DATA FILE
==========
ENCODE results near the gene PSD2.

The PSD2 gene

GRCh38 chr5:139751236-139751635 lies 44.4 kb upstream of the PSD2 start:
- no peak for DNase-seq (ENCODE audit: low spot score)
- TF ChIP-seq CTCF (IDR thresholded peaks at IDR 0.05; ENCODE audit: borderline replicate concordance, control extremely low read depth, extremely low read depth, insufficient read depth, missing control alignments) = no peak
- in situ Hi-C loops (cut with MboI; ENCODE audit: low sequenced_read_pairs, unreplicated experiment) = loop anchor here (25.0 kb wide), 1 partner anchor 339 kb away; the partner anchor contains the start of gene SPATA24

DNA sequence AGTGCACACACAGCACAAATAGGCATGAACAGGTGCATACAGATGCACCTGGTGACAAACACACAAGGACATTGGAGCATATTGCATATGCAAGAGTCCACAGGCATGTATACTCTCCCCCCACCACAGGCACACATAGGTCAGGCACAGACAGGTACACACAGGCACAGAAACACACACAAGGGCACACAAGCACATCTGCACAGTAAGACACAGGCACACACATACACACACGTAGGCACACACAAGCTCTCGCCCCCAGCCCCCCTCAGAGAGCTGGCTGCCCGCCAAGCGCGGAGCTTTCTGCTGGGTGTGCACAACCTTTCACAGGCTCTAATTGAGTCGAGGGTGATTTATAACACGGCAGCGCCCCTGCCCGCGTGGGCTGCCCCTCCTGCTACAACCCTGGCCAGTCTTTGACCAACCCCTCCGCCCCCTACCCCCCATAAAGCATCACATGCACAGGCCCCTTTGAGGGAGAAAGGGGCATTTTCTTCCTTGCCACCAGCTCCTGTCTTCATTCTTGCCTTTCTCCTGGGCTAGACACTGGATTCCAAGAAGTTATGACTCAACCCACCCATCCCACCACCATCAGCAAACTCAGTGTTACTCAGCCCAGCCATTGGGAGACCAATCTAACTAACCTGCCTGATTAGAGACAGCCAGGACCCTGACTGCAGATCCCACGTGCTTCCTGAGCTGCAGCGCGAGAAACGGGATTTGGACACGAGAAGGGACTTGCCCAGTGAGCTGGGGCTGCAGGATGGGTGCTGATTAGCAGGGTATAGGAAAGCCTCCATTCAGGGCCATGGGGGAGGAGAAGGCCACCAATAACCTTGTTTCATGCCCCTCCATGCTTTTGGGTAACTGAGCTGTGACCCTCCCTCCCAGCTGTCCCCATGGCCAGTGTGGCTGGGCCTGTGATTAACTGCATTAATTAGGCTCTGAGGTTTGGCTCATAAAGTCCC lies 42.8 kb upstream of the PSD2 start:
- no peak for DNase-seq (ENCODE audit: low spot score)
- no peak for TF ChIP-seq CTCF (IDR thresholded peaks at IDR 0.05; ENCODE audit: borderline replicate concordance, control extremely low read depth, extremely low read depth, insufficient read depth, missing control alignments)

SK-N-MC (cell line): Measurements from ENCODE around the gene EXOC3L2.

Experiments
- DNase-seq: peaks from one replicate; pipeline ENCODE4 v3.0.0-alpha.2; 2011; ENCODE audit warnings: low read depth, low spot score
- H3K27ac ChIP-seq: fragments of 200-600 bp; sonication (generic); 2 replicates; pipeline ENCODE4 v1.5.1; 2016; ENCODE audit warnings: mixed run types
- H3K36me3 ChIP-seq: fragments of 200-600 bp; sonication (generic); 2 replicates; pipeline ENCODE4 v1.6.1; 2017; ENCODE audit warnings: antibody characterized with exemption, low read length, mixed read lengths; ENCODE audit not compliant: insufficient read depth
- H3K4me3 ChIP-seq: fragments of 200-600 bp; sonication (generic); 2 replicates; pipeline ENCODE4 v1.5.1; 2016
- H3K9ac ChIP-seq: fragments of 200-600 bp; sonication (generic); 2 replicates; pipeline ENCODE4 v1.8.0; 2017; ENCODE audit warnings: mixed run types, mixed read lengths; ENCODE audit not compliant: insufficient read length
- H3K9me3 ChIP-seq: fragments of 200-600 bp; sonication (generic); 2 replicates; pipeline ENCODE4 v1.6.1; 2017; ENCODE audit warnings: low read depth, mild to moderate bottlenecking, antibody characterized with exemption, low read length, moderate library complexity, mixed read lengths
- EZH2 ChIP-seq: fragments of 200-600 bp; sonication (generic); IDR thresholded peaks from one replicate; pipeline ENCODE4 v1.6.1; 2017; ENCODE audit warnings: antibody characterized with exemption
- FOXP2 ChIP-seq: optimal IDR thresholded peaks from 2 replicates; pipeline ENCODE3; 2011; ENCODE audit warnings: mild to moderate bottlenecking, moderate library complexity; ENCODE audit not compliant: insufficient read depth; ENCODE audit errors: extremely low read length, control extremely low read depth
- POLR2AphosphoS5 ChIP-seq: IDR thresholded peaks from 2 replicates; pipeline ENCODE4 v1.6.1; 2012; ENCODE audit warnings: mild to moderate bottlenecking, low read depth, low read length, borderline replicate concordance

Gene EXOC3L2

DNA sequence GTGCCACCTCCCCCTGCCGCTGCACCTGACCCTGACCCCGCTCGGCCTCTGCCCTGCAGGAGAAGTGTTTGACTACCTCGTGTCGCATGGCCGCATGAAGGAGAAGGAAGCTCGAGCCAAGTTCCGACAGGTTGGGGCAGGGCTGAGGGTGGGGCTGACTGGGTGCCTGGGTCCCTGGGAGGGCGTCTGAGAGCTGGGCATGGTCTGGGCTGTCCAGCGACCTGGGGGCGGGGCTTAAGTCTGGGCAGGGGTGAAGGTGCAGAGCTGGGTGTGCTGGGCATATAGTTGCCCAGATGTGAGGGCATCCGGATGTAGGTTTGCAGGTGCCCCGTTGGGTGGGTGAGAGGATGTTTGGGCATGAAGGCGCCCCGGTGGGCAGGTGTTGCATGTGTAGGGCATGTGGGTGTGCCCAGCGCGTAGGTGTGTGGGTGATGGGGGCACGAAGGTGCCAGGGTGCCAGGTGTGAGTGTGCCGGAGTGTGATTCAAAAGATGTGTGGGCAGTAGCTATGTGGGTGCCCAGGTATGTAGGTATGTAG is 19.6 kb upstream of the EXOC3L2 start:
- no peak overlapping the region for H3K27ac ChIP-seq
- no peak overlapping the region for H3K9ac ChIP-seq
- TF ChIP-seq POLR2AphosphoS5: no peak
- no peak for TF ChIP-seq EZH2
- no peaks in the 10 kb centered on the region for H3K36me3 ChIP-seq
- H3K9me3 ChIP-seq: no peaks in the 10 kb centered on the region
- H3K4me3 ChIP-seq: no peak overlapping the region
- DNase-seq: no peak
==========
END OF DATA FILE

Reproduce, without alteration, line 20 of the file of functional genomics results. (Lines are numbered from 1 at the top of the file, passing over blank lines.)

- POLR2AphosphoS5 ChIP-seq: IDR thresholded peaks from 2 replicates; pipeline ENCODE4 v1.6.1; 2012; ENCODE audit warnings: mild to moderate bottlenecking, low read depth, low read length, borderline replicate concordance